Corporal Punishment in Schools Essay

Published: 2021-07-06 23:09:21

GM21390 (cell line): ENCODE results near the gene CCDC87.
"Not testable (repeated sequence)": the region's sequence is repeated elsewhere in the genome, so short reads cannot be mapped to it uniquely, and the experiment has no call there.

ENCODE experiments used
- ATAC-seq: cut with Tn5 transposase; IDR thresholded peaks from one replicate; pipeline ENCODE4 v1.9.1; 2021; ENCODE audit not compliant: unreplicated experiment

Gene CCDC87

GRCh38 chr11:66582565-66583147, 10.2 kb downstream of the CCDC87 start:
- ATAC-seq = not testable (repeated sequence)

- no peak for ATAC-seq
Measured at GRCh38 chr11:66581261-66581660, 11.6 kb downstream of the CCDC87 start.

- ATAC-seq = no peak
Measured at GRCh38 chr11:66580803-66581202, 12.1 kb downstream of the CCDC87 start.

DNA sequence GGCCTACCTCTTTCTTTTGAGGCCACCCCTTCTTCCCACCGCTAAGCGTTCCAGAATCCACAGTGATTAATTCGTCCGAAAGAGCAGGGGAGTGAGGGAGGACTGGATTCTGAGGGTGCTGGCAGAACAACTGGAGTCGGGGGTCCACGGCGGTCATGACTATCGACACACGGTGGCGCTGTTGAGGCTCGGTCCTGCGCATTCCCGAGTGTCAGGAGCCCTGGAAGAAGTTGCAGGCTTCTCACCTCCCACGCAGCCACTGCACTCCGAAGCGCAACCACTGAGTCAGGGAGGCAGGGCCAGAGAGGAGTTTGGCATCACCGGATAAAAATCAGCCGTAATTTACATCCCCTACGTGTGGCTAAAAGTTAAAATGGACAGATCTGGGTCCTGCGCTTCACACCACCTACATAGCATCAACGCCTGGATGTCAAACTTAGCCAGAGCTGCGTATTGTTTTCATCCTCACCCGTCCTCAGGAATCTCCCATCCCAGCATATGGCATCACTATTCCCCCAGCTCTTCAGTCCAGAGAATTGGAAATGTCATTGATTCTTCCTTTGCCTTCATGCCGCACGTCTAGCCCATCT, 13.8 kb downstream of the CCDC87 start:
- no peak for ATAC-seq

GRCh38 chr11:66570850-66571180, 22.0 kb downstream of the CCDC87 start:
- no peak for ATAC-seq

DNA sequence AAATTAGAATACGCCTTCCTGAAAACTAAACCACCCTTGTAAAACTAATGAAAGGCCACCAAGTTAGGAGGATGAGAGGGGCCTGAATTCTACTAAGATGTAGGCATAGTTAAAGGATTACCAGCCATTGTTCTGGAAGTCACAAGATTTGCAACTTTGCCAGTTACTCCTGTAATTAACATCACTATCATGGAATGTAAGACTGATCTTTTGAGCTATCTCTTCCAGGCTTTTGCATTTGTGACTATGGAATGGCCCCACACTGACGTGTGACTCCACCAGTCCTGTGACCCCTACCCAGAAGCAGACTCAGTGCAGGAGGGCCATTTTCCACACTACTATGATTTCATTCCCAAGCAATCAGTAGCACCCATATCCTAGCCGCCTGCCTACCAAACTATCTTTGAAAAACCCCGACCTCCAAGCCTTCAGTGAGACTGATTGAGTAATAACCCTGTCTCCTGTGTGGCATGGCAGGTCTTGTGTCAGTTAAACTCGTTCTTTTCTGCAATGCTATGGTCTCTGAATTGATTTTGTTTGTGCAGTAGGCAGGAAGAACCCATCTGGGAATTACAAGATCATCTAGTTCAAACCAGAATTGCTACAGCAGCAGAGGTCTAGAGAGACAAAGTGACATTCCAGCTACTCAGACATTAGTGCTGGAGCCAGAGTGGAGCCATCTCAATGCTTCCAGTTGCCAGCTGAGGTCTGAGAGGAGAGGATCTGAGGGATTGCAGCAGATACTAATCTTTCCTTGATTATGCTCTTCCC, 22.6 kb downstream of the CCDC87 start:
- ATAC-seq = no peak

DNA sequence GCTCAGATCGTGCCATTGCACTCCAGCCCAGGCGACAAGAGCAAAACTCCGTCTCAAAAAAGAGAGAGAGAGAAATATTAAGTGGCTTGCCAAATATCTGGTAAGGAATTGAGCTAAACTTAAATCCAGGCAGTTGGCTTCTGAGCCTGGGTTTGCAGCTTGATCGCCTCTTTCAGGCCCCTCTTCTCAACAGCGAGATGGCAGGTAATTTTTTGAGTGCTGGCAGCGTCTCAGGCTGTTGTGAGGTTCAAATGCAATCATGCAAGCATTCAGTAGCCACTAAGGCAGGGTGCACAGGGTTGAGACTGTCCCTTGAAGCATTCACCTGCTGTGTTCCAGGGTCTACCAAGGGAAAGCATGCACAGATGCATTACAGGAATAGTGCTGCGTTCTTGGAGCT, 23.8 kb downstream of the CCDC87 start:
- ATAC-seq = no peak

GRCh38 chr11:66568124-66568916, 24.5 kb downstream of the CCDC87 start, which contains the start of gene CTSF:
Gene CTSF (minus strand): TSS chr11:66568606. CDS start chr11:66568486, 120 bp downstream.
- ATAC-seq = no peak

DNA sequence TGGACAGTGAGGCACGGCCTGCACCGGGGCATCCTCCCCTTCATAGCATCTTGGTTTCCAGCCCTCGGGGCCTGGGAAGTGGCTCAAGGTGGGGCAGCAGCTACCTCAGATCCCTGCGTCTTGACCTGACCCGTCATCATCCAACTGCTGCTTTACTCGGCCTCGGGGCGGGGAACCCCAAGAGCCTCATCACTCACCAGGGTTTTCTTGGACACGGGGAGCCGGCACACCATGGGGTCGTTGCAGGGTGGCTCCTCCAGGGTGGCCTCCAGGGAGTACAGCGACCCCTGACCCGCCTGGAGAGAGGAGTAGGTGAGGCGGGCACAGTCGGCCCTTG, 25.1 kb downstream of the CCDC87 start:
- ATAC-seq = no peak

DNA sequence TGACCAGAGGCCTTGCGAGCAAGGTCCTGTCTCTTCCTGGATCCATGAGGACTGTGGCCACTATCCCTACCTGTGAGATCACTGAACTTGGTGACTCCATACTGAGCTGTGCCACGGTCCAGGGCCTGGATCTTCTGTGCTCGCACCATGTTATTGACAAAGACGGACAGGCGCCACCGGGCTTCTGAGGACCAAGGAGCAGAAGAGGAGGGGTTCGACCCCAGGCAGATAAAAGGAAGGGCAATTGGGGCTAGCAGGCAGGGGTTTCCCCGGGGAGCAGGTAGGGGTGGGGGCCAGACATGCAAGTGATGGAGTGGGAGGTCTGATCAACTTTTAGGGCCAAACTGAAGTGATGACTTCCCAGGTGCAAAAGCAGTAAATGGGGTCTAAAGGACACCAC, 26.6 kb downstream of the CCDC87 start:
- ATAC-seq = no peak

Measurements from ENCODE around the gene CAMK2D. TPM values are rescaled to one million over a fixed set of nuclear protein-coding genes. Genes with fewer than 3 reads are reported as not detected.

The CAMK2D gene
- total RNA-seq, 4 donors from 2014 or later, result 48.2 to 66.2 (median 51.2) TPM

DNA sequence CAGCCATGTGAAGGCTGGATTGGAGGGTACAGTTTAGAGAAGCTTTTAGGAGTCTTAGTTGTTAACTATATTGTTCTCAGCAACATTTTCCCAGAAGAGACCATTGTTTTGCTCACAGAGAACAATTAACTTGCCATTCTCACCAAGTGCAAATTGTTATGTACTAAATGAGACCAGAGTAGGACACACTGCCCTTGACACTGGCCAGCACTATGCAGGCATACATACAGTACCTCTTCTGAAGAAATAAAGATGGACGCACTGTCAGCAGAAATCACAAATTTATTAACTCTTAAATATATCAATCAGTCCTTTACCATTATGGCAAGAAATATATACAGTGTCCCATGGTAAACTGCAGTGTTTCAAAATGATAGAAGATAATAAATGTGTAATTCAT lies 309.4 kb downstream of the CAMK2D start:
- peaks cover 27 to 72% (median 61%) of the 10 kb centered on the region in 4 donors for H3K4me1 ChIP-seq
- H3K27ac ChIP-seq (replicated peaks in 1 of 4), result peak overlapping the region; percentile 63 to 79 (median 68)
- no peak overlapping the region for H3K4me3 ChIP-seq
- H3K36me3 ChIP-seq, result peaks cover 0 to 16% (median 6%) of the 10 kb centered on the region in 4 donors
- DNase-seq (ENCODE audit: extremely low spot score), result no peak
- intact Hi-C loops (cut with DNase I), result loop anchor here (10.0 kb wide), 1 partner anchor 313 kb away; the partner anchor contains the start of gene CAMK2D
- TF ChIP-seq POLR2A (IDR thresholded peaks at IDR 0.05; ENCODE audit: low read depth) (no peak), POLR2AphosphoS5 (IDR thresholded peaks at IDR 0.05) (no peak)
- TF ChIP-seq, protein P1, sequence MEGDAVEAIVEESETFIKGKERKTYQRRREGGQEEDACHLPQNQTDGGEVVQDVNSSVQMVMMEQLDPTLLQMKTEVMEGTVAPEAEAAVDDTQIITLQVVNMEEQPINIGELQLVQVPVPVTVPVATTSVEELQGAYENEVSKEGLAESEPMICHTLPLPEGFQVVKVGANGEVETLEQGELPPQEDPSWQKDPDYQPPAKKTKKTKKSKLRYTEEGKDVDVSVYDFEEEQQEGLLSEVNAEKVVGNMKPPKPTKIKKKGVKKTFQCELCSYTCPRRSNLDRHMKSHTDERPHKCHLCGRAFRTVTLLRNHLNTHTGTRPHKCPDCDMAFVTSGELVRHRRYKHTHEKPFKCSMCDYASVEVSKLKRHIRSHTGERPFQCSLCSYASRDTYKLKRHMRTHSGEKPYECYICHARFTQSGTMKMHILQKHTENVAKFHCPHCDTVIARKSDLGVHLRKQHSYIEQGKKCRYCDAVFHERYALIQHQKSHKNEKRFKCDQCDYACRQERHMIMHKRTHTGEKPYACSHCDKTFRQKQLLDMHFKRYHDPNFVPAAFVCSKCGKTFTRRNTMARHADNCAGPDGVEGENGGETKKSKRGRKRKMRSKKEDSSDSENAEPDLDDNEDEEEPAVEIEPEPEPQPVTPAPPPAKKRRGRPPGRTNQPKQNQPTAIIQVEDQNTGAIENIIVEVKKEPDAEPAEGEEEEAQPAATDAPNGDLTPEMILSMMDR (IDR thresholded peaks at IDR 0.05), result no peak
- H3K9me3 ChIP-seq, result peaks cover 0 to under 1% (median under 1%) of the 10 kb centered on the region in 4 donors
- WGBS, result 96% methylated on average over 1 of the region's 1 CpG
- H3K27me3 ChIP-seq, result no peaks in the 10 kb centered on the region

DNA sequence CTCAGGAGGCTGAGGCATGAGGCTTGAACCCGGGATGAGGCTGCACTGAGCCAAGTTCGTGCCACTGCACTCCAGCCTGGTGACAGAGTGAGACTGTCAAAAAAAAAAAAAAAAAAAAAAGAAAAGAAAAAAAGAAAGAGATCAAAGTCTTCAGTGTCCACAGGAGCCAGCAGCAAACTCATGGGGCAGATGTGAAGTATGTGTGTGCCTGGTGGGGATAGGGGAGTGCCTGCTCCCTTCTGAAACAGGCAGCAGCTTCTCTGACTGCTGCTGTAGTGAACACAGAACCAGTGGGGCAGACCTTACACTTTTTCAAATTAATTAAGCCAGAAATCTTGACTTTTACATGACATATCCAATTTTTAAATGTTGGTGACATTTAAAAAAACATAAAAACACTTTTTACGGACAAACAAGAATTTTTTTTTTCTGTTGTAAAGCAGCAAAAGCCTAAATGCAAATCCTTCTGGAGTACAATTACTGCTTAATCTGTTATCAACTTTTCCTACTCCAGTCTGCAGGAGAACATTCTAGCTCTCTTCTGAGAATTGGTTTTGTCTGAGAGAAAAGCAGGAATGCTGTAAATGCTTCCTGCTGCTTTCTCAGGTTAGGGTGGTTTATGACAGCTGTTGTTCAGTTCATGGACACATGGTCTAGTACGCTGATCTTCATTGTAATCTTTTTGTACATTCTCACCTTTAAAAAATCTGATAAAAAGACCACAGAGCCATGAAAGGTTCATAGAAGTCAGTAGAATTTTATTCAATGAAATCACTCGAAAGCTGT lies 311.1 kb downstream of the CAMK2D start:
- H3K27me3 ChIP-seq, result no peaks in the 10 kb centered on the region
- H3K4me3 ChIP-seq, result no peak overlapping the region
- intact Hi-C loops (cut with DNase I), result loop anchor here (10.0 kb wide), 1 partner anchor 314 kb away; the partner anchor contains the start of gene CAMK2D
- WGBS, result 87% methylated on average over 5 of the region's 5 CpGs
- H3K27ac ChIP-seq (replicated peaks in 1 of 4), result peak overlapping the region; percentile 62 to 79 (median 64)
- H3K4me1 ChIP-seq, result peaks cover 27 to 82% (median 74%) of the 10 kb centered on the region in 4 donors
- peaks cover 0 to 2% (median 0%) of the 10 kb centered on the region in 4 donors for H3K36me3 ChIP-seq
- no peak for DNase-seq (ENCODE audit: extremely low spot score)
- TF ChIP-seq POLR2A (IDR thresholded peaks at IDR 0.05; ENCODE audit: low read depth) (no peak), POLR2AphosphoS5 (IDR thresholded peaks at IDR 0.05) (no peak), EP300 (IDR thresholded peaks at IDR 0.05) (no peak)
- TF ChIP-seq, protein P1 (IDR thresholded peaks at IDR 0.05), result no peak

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Corporal punishment has been used to discipline students in the schools. It entails inflicting pain to student with the aim of reforming or disciplining them(Dupper &Amy 244). In the modern days, children rights and human right activists have intensely advocated against the use of corporal punishment. However, many researchers and writers have focused too much on the destructive effects of using corporal punishment with little concentration on its benefits. Therefore, this paper seeks to debate whether corporal punishment is beneficial or harmful to students, by exploring the major effects that it has on children, according to the arguments of its advocates and its opponents.Advocates of corporal punishment in schools believe that it offers an immediate solution to indiscipline. They maintain that students quickly get back to classroom learning after corporal punishment, thereby arguing that it is better than other forms of punishment like suspending the student from school (Bauer 289). These advocates add that suspending a student out of school removes the student from the educational activities and processes hence giving the students a free holiday. To further support their stand, they argue that corporal punishment saves a lot of staff time that otherwise, would have been used in controlling detention classes, supervising in school suspension, or managing the administration that concerns these kinds of punishments. These advocates for school corporal punishment also assert that parents often complain due to the inconveniencies caused by penalties or punishments like detention or suspension.Oponents of school corporal punishment on the other hand, argue that according to research findings, the use of corporal punishment in schools is not the most effective way of managing the behavior of the students. Rather, they advocate for other positive means of ensuring behavior management among the students (Dupper &Amy 245). These studies, they claim, have revealed that corporal punishment is linked to adverse psychological, physical, and educational effects. For instance, it has been reported that corporal punishment leads to increased hostile and destructive behavior, vandalism, reduced attention span, poor school performance, increased rate of drop out, low self-esteem, school phobia and hence school avoidance, anxiety, depression, somatic complaints, suicide, and revenge against teacher.According to these opponents, other disciplinary methods are far much better and more effective than corporal punishment. Most of them view corporal punishment as a tantamount to abuse or violence(Dupper &Amy 247). In addition, they believe that students receiving corporal punishment at school may develop a tendency to masochism and cruelty. However, this argument was disputed by a psychologist, Sigmund Freud, who experimented and reported that when beating or being beaten was linked to a sexual interest, then it developed during early childhood stage(Dupper &Amy 248). Sigmund found that such beating was hardly related to real experiences of punishment.According toKhan (7), corporal punishment is limited to the age of a student. He argues that corporal punishment should be applied to students between the age of three and ten years(Khan 8). Beyond the age of ten, this type of punishment is not as effective as other methods of punishment like suspension and detention in schools. To support his argument, he explains that because the brain of a young child is not fully developed, the child is not able to reason out with his teacher or parent(Khan 9). Rather, such a child only have an understanding of here and now. This implies that if such a child is engaged in an unacceptable behavior, pain will be the most effective consequence. Therefore, in his view, teachers who fail to use corporal punishment on students at their tender age, will have difficulties in handling these students in their later stages of development.Middleton (255) suggests that teacher ought to realize that at the school level, children are at asensitive age. In case they get subjected to any form of physical torture, their chances of developing fear or phobia to meet or approach a teacher, will be high. This he says, may make the child abandon school (Middleton 256). He adds that students who are subjected to corporal punishment neither love nor respect their teachers, yet respect and love are fundamental for the general development of each and every student’s personality. This he says, is because a teacher is supposed to be a role model figure to the student.The teacher, through his actions and behavior, has to set an example for the students. He should handle the students patiently, guiding and advising them to succeedin all the spheres of life like in academics, music, sports, as well as other co-curricular activities. He also believes that students are expected to be friendly and free with the teachers to enable them clarify their doubts and ask questions. At the same time, the students should demonstrate obedience and respect towards the teachers(Middleton 260). According to him, this respect and obedience however, cannot be forcibly demanded through corporal punishment. It should be left to come instinctively through deep regard for the teachers.Owen (87) posits that corporal punishment have no positive effect on the behavior of a student. Instead, it makes the situation worse. For example, a very naughty student or one who is not much interested in studies, is exposed to corporal punishment, he may turn to be more aggressive in nature. This may make him abandon school (Owen 88). As a result of such drastic decision, the student’s future may be disastrous. He strengthens his argument that a student may experience permanent physical disorders as a result of being subjected to corporal punishment. For example, inflicting hard slaps on a student’s ears may render him totally deaf for the entire part of his life.Harsh canning and whipping in the legs or hands of a student may damage the muscles and bones hence paralyzing the student. Unnecessary trauma and injuries can also be caused by corporal punishment. He further adds that several acts of corporal punishment leaves bruises and visible marks on a student’s body. The mental torture resulting from corporal punishment, mostly for vulnerable students, may last a lifetime(Owen 89). Generally, according to him, corporal punishment have no effect of changing or improving bad behavior. Instead, it can directly lead to lifelong psychological problems.In conclusion, the paper has looked into the major arguments both for, and against corporal punishment in schools. It has extensively explored the practical sides as well as the potential flaws of this system of punishment. In my own opinion, I believe that capital punishment is a defective system of instilling discipline among students and that other superior methods of disciplining students exist. These include community service and suspension. These methods can be considered more effective since they provide punishment minus the abuse.Annotated Bibliography for Corporal Punishment in SchoolsMiddleton, Jacob. “The experience of corporal punishment in schools, 1890–1940.” History of Education 37.2 (2008): 253-275.In this article, Middleton backs the idea that students need discipline. He argues that the use of corporal punishment, can only be efficient and effective when applied reasonably by teachers. His argument on reasoned punishment is domineering in a child’s growth since it clearly shows that child learns from their mistakes. Nonetheless, he maintains that non-corporal punishment is better compared to corporal punishment because the student has brains and is able to reason like a human being.Khan, Anwar. “Corporal punishment in schools.” Education and the Law 7.1 (1995): 1-11.This article seeks to unveil the reason why the educators have safeguarded corporal punishment for a long period. Additionally, it explores why the elimination of corporal punishment was an unavoidable aspect of change in schools. It was ineffective in eliminating wrongs done by students. Instead, it worsened the situation and made the students more unruly and defiant.Corporal punishment abolishment was hence vital since students have embraces understanding discussion rather than corporal punishments.Bauer, Gordon B. “Corporal Punishment and the Schools.” Education and Urban Society 22.3 (1990): 285-99.Bauer focuses on several issues regarding corporal punishment in schools. His article agrees slightly with those that are more rebellious to corporal punishment debate and practice. This article outlines the historical evidence of the factual information about corporal punishment, which is vital for one to comprehend the historical take on this matter. Additionally, it acts as an eye opener to the physical abuse that occurs in schools.Owen, Stephen S. “The Relationship between Social Capital and Corporal Punishment in Schools. A Theoretical Inquiry.” Youth & Society 37.1 (2005): 85-112.Owen exploitsdifferent nations that have passed judicial bans on corporal punishment due to its negative effects. According to the article it is clear that several nations agreed to ban corporal punishment due to the previous cases of unsuccessful force of using the corporal punishment. This was because of fatal cases of problems it had on innocent students.Dupper, David R., and Amy E. Montgomery Dingus. “Corporal punishment in US public schools: A continuing challenge for school social workers.” Children & Schools 30.4 (2008): 243-250.In this article,Dupper and Amy focuses on the teachers’ failure in using corporal punishment on students. This study revealed that corporal punishment to students by teachers is a cause of problems on early childhood behaviors. Such studentsare likely to be more depressed when exposed to corporal punishment. Therefore, non-corporal punishment styles should be embraced.Works CitedBauer, Gordon B. “Corporal Punishment and the Schools.” Education and Urban Society 22.3 (1990): 285-299.Dupper, David R., and Amy E. Montgomery Dingus. “Corporal punishment in US public schools: A continuing challenge for school social workers.” Children & Schools 30.4 (2008): 243-250.Khan, Anwar. “Corporal punishment in schools.” Education and the Law 7.1 (1995): 1-11.Middleton, Jacob. “The experience of corporal punishment in schools, 1890–1940.” History of Education 37.2 (2008): 253-275.Owen, Stephen S. “The Relationship between Social Capital and Corporal Punishment in Schools. A Theoretical Inquiry.” Youth & Society 37.1 (2005): 85-112.